LaMotta would wander, somewhat nomadically, from the blood soaked canvas to the bright neon and red-carpets of the entertainment world. His story is much told and all too often with the omission of the night he faced Danny Nardico on the outskirts of Miami on New Year’s Eve in 1952.

Nardico may never have toppled Archie Moore given a handful of chances but there is a sadness that the promised opportunity never materialised. One LaMotta would almost certainly have been extended had he found a way to fend off the former Marine and his own battle with age and inactivity 70 years ago. It was an era of who you knew, not what you knew. Or perhaps, more accurately, then as now, it was what your name was worth.

The sense of injustice of the fallen champion’s story grew in the retelling. Perhaps unjustly. It was a narrative Martin Scorsese and Robert DeNiro built on. One of numerous motifs present within Jake’s life, not least, his pride in never having been dropped by Sugar Ray Robinson, or anyone else, in a career packed with blood, pain, violence and humour. His impact on others was also explicitly explored.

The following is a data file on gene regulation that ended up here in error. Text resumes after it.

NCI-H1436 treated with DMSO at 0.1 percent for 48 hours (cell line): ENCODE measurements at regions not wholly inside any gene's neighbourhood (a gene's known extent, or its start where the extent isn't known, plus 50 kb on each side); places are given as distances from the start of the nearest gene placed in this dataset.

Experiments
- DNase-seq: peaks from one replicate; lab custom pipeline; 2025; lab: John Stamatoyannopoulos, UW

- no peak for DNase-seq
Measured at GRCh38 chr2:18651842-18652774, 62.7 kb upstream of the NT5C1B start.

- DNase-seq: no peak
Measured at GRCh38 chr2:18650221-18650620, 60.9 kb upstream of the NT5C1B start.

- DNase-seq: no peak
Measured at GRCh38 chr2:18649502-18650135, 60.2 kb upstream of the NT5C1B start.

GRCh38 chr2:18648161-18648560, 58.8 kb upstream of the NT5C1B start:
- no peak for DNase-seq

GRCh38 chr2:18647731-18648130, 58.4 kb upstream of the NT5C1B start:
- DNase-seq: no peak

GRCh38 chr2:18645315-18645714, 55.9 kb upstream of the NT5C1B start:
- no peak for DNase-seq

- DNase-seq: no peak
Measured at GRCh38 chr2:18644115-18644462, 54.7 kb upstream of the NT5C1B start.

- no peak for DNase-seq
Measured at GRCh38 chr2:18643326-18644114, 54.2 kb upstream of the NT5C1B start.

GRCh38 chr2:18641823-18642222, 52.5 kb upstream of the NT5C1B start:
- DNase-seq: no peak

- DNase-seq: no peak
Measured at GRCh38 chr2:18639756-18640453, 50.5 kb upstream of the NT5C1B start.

Despite his frustration, Nardico led a fulfilling life beyond boxing and would frequently relay that the horrors of World War II, in which he was awarded two Purple Hearts and a Silver Star at the age of 18 for, “brave actions while serving as a squad leader in a Marine rifle platoon on Okinawa Shima, Ryukyu Islands on May 2, 1945” ensured everything else he would face in life, including the once irresistible Jake LaMotta, was a “cakewalk“.

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A veteran broadcaster of over 25 years, T.J. has been a fight fan longer than that! He’s the host of the “Big Fight Weekend” podcast and will go “toe to toe” with anyone who thinks that Marvin Hagler beat Sugar Ray Leonard or that Tyson, Lennox Lewis or Deontay Wilder could have beaten Ali!